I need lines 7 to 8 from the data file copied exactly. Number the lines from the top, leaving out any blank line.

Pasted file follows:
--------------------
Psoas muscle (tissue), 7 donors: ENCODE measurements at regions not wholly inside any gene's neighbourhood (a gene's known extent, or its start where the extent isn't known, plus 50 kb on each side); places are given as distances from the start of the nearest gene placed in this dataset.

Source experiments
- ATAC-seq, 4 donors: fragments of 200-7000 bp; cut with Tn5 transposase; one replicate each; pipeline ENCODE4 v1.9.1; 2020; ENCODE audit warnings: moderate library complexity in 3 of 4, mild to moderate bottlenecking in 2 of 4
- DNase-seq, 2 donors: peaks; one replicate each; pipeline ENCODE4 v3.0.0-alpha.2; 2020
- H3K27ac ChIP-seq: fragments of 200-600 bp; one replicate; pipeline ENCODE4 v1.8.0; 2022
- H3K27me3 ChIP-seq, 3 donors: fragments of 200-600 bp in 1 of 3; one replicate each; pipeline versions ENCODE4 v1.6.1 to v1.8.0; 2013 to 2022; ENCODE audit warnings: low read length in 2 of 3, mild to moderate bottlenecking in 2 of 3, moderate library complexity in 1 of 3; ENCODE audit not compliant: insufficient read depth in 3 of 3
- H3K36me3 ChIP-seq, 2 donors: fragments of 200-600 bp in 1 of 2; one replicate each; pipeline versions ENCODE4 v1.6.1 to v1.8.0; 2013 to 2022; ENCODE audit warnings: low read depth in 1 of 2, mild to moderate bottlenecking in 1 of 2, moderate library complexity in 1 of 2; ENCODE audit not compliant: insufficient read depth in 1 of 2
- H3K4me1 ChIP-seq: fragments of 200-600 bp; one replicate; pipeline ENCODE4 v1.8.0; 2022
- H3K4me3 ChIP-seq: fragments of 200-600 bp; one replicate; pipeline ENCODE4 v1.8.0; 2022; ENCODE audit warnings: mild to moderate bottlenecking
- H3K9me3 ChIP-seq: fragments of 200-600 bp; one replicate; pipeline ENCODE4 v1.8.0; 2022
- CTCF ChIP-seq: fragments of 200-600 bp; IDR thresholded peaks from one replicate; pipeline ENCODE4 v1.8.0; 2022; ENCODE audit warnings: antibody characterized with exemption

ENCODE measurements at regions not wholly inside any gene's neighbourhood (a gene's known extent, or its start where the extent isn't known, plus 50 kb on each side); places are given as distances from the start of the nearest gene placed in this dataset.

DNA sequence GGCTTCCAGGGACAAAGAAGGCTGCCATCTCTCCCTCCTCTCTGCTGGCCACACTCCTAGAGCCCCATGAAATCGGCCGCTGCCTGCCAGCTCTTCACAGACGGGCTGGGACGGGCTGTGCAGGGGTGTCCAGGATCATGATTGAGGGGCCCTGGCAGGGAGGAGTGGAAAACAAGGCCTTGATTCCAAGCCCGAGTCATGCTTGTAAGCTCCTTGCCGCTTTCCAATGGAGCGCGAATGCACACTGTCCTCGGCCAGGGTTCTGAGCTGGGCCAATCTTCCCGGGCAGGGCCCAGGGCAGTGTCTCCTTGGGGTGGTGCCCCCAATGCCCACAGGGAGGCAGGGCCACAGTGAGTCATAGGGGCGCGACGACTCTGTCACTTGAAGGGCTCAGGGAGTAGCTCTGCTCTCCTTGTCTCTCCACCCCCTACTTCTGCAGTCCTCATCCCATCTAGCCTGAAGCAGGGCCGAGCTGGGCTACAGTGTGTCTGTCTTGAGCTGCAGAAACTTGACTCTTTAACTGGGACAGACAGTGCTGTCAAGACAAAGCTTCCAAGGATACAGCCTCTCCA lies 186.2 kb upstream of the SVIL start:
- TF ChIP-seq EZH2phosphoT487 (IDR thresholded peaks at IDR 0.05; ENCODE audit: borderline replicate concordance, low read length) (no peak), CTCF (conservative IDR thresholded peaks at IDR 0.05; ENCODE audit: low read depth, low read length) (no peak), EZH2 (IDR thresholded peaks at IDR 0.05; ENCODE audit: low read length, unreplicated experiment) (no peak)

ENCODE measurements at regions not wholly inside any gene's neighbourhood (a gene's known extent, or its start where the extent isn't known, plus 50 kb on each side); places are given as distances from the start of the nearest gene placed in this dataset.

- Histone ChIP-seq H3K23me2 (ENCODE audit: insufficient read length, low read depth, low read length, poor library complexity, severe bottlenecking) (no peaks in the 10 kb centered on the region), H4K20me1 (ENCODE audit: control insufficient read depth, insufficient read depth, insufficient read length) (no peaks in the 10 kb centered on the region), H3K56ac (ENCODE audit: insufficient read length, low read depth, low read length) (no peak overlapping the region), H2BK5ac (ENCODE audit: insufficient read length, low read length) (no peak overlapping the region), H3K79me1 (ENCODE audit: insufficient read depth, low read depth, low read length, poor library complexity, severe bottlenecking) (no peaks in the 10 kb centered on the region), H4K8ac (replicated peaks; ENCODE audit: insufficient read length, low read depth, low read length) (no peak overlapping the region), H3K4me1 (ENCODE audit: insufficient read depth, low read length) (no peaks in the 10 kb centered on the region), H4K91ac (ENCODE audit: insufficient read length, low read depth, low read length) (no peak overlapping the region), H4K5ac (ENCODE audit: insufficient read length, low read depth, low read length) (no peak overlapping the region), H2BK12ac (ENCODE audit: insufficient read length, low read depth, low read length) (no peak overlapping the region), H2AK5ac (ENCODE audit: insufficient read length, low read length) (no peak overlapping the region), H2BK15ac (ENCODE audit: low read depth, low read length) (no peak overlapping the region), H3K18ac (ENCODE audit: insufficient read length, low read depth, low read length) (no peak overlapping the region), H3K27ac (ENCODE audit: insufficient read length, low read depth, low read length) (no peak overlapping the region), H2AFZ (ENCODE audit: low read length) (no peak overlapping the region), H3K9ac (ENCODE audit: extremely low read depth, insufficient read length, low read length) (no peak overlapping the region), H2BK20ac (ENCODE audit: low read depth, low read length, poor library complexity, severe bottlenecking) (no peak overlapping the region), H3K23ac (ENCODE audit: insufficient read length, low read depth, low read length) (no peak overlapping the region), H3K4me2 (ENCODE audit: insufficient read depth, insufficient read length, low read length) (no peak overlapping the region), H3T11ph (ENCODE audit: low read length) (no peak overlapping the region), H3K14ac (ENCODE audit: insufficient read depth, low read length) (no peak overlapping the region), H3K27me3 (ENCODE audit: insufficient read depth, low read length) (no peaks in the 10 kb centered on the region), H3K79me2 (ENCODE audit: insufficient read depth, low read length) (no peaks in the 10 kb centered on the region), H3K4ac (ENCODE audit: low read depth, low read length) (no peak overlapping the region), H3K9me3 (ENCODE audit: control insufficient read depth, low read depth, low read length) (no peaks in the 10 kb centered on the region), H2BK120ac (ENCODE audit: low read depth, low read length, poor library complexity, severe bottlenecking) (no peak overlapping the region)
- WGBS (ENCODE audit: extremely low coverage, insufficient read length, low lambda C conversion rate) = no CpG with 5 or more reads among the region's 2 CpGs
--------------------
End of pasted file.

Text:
- H3K36me3 ChIP-seq, 2 donors: fragments of 200-600 bp in 1 of 2; one replicate each; pipeline versions ENCODE4 v1.6.1 to v1.8.0; 2013 to 2022; ENCODE audit warnings: low read depth in 1 of 2, mild to moderate bottlenecking in 1 of 2, moderate library complexity in 1 of 2; ENCODE audit not compliant: insufficient read depth in 1 of 2
- H3K4me1 ChIP-seq: fragments of 200-600 bp; one replicate; pipeline ENCODE4 v1.8.0; 2022